12:00 AM, November 16, 2012 / LAST MODIFIED: 12:00 AM, November 16, 2012

'Credit to home batsmen'

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Sports Reporter

Bangladesh's strong reply brought a number of 'firsts' in Bangladesh cricket, from Naeem Islam scoring his first century to the hosts making their highest ever fourth wicket stand. Bangladesh's strong performance though didn't surprise the West Indian coach Ottis Gibson.
“Looking at the way the pitch played for us, we realised that it was a flat pitch and yesterday the declaration was based around that. We needed more time at the back end to force a result,” said Gibson after the third day of the first Test at the Sher-e-Bangla National Stadium yesterday. “They came up today and they played really well. Young Naeem got a 100 and played really well. He batted the way one should in Test cricket. He played the anchor role. Shakib played some good cricket as well,” he added.
The West Indian bowling attack, on a flat deck, claimed three wickets on the day as Bangladesh crossed the 450 mark after having lost six wickets. The bouncer was a frequently used delivery by the West Indian pace attack.
“There is not a lot on the pitch. There wasn't a lot of swing. So guys running in were trying hard. They put in a lot of effort. There were instances where we bowled really well, there were instances when we didn't. But on a flat pitch like that you need to unsettle them with bouncers. But credit to the Bangladeshi batsman they didn't let us bully them,” said Gibson.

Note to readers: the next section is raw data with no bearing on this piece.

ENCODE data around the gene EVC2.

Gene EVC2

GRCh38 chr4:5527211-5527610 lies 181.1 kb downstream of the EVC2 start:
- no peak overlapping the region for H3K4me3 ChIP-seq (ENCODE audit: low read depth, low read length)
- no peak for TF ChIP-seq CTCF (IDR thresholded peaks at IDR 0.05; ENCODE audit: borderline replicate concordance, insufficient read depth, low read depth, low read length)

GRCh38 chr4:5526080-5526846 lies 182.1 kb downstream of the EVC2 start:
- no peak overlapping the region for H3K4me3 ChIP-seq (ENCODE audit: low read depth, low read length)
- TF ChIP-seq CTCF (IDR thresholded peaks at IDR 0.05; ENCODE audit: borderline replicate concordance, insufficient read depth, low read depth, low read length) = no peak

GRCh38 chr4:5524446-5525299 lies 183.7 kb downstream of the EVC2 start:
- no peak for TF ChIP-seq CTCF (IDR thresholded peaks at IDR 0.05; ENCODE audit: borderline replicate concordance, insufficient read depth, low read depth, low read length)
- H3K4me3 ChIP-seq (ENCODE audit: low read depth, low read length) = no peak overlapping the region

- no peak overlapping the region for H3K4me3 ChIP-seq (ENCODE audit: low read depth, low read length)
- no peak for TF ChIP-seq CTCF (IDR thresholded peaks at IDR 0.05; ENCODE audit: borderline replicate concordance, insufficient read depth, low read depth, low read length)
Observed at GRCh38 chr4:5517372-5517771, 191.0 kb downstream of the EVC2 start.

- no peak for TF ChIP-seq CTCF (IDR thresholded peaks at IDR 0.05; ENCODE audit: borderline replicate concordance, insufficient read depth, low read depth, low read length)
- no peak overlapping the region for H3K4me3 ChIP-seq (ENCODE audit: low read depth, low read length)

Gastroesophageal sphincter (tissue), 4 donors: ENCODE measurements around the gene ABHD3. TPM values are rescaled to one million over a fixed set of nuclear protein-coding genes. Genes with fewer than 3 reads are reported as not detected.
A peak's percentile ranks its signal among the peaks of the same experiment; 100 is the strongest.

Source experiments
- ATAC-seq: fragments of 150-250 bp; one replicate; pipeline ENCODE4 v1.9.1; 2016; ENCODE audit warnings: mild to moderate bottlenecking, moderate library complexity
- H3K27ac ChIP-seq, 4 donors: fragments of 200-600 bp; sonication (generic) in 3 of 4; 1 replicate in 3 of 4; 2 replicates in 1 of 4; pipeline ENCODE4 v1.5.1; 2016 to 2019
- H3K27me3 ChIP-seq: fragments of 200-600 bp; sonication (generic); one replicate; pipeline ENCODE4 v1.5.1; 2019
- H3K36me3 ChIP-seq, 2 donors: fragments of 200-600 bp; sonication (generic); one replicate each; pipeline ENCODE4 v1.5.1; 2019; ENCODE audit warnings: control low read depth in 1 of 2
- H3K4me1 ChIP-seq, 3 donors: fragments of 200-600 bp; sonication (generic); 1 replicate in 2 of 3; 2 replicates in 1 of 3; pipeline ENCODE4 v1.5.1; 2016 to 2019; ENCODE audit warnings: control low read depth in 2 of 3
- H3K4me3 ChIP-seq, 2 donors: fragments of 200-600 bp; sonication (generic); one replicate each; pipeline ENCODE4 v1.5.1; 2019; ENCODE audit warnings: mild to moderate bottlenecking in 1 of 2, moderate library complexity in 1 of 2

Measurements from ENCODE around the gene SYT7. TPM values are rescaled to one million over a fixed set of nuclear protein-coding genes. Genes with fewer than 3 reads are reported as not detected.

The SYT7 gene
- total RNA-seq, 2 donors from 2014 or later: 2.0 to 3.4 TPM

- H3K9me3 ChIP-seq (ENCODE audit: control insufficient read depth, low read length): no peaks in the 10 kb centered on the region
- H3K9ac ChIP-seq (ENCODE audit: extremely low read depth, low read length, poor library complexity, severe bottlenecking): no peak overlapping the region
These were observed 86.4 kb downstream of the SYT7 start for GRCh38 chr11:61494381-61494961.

Amongst his spinners, Gibson gave the debutant Verasammy Permaul a higher rating in terms of performance as compared to the lethal Sunil Narine. “He (Narine) didn't bowl as well as we expected him to bowl. But this is his third game in international cricket and it's a learning experience for him. On the other side, young Permaul bowled really well I thought. He flighted the ball,” said Gibson. “Today was not all bad for us. We probably expected to get a few more wickets, but we need to work a little harder from tomorrow,” he added.
The coach was moderately satisfied with the way his team had shifted from T20 cricket to the longer version of the game. “Our first three wickets didn't get out playing Test cricket shots but that's how they play. Gayle, Samuels are quality players who have made runs in all formats. But I am sure they will be disappointed the way they got out. But with four and five hundred on the board we thought we did well,” said Gibson.
With two more days to go in the Test, the visiting coach was of the opinion that the game was still wide open. “They played a really good day today and that will give them confidence to win the game. But we will come back strongly. There are two days ahead of us and they are still behind us, so who knows what will happen,” said the West Indian coach.

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